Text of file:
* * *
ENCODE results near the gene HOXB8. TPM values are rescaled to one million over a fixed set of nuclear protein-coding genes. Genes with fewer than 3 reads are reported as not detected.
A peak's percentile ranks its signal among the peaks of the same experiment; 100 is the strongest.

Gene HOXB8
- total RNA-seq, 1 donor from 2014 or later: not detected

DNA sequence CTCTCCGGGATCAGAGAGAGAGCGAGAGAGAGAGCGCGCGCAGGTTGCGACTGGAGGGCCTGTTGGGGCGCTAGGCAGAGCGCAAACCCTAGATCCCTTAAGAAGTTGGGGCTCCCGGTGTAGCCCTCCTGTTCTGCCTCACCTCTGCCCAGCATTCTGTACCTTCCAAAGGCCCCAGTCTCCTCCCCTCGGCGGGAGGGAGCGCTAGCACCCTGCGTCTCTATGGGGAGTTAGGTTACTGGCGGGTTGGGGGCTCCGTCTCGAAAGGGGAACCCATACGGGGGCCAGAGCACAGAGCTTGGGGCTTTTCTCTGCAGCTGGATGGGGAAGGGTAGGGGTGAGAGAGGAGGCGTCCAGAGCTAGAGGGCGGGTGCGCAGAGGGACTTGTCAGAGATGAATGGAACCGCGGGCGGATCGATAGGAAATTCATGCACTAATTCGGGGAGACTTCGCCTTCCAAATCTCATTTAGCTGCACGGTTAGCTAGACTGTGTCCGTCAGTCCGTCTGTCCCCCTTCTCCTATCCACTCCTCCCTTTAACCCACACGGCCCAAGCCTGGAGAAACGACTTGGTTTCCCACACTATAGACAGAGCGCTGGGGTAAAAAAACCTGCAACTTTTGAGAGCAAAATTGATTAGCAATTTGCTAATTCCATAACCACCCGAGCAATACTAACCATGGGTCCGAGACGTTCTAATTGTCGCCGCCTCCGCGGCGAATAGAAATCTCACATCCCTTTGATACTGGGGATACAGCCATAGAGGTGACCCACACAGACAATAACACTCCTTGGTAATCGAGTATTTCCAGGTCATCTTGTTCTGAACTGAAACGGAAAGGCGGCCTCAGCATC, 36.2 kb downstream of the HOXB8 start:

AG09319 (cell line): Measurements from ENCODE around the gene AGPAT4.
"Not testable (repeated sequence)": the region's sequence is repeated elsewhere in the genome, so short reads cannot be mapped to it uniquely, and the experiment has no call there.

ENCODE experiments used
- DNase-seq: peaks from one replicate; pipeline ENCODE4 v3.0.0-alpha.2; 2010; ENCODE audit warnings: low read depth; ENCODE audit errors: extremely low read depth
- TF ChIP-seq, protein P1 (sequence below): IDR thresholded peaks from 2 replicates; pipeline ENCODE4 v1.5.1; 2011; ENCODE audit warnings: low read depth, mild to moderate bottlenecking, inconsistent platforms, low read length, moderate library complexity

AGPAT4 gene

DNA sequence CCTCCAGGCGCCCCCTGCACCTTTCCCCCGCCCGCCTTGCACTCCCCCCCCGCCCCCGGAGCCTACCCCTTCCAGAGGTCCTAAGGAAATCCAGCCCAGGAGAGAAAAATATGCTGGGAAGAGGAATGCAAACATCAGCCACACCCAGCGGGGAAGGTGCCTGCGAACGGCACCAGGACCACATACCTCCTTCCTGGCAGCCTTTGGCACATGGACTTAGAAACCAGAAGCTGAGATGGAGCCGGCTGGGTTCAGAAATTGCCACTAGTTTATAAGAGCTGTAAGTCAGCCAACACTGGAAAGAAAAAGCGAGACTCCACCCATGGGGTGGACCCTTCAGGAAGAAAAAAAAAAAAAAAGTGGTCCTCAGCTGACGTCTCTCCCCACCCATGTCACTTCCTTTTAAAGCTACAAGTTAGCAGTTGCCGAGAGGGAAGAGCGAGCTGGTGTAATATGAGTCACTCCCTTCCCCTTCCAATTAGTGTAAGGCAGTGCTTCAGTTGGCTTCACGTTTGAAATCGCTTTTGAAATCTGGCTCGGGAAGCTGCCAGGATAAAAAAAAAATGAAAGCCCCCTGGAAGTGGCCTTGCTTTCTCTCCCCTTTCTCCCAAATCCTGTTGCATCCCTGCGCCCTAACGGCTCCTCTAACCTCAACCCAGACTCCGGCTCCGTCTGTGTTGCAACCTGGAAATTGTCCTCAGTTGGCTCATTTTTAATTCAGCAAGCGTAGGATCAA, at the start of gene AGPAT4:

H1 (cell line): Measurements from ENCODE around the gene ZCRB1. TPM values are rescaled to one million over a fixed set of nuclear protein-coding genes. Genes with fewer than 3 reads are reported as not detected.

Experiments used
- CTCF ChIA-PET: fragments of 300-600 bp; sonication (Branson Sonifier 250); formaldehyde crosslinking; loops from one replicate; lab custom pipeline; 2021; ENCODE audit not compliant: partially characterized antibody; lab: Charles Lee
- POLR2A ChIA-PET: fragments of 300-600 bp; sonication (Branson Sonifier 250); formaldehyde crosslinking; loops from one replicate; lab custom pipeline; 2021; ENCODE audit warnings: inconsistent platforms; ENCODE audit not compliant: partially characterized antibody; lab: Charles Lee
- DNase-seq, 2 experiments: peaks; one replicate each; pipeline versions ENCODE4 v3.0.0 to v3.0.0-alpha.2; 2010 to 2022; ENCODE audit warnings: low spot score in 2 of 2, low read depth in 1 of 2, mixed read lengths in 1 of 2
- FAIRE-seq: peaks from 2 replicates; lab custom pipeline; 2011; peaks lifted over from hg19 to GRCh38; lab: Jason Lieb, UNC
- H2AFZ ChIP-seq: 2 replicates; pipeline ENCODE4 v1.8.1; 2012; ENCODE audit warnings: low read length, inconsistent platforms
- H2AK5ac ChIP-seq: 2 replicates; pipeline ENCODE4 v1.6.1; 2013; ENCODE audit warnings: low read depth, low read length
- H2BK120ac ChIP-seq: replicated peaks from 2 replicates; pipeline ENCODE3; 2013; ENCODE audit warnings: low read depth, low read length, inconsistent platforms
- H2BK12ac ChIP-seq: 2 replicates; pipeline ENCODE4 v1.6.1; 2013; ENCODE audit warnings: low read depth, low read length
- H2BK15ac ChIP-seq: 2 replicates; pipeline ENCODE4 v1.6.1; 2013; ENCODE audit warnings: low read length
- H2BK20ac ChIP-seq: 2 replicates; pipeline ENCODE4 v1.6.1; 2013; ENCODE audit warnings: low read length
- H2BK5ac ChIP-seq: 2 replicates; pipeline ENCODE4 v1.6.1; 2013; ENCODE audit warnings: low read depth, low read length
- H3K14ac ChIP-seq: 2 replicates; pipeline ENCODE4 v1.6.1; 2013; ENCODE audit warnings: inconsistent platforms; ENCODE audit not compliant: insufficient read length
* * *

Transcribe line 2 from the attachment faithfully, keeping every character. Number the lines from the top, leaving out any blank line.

A peak's percentile ranks its signal among the peaks of the same experiment; 100 is the strongest.